Global markets have continued to fall in recent days and further volatility looks likely. But what are the causes of recent reversals, and should they prompt a fundamental reappraisal of market prospects?

1. Recent market falls have been encouraged by multiple concerns, e.g. around U.S. yields, China and Italy.

Current market concerns include the recent rise in U.S. yields, problems in the Chinese economy and markets (in part due to U.S./China trade tensions), and Italian budget proposals. Markets also remain worried about the outlook for oil prices and may become concerned that U.S. Q3 earnings could disappoint compared to existing very high expectations.


2. These concerns will eventually be resolvable, but expect continued volatility for several more months.

We believe that these concerns will eventually be resolvable. U.S. yields have been driven up by strong U.S. growth, increased Treasury supply, Fed policy normalization and inflation worries. However, we do not think that a further sustained rise in U.S. yields is likely as we believe that U.S. inflation is unlikely to move much higher. Higher yields will make Treasuries more attractive to foreign investors (putting downward pressure on yields), the impact of a threatened sustained rise in U.S. yields would also tend to autocorrect. As regards China concerns, we think that policy measures and better news on the U.S./China trade dispute should improve Chinese market sentiment towards the end of the year. On Italy, we believe that the Italian government will prove reactive to market pressure and that a full-scale dispute with the EU will be avoided. As regards U.S. earnings, we stay positive for also reasons we discuss on page 2. Concerns around oil prices could come into sharper focus as the deadline for U.S./Iran sanctions approaches, but we continue to believe that production from other sources can offset any fall in oil availability: our 12-month forecast here is USD65/b.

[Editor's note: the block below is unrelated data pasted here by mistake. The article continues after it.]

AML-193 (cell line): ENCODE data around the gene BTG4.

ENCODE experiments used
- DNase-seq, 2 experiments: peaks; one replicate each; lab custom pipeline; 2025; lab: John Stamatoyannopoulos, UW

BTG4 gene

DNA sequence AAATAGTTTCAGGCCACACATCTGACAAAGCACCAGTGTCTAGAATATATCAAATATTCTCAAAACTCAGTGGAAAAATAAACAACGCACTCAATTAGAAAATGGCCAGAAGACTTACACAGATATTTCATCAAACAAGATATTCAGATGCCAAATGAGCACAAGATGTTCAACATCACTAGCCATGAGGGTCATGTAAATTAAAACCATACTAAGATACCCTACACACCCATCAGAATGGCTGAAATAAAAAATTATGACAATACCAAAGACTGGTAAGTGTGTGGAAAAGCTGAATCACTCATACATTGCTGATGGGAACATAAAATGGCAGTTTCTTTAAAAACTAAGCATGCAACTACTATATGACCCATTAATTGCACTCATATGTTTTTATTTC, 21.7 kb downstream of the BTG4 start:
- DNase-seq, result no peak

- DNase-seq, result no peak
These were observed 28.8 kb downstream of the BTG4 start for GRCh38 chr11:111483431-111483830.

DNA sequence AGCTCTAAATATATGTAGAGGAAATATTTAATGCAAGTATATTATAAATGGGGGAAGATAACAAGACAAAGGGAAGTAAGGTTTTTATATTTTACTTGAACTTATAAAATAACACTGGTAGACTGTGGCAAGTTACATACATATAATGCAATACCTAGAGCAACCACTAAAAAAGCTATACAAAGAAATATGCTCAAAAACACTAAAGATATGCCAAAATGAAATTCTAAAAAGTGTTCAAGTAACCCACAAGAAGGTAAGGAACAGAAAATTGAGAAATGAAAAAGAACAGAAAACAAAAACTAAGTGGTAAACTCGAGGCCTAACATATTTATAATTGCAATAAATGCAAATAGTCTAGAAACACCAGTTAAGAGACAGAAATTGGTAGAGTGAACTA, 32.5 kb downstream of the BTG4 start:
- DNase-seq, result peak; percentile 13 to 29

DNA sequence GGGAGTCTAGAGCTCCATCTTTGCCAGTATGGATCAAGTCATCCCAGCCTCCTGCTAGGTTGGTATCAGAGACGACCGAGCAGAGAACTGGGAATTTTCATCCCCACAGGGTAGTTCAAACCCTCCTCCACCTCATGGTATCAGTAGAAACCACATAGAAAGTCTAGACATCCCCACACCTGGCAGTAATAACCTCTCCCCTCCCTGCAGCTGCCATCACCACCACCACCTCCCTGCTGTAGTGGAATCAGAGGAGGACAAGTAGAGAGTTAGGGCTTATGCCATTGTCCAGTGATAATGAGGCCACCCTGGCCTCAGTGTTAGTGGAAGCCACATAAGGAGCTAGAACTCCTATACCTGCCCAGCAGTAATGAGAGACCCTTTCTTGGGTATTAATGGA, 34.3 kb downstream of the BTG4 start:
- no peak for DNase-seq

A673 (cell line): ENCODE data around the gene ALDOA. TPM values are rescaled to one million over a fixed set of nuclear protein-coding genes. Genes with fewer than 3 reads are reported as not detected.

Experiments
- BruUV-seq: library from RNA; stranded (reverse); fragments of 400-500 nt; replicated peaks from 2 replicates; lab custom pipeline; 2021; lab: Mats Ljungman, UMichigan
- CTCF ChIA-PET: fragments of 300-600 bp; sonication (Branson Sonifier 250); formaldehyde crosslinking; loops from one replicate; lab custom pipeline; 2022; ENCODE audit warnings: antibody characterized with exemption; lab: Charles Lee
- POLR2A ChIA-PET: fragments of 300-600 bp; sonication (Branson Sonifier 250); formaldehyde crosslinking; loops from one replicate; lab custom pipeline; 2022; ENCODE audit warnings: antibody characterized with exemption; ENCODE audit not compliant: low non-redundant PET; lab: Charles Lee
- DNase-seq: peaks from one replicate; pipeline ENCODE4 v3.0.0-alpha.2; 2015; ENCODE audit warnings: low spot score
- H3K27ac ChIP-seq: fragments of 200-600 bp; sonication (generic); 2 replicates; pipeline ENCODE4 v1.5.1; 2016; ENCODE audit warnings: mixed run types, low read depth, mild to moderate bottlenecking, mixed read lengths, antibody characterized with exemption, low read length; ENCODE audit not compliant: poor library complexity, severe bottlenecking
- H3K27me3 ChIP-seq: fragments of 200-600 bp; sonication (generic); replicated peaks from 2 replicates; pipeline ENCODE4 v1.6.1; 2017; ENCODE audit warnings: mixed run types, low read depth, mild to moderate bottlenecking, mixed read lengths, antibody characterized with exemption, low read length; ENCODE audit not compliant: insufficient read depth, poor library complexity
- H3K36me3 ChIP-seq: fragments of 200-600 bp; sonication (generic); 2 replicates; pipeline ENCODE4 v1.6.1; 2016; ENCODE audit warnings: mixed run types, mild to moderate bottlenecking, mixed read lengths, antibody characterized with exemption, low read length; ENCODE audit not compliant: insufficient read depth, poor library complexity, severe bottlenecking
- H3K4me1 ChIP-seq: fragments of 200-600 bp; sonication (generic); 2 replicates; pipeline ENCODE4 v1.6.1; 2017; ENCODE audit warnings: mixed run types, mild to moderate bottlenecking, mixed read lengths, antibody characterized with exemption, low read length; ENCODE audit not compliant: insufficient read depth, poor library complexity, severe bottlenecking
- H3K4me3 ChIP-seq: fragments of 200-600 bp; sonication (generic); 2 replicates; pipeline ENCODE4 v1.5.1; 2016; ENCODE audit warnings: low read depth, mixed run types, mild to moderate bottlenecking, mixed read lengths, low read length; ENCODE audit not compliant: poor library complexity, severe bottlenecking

3. Global growth will underpin risky assets, but guard portfolios against such continued volatility.

It is worth putting recent market falls into an historical perspective. As we discuss on page 2, falls of 5% on the S&P 500 are not that rare – in fact we get an average of a little over three such falls each year. It is also worth remembering that the global economy is likely to continue to grow – if at slightly slower pace than we expected a year ago – and this should help underpin risky assets. So we do not believe that this is the time to make major change to broad asset allocations within portfolios but we do think that it is sensible to try and guard portfolios against the possible consequences of several more months of volatility. Such measures, in addition to diversification and risk control, could include sub-asset class (e.g. sectoral) changes to boost portfolio quality and thus resilience.


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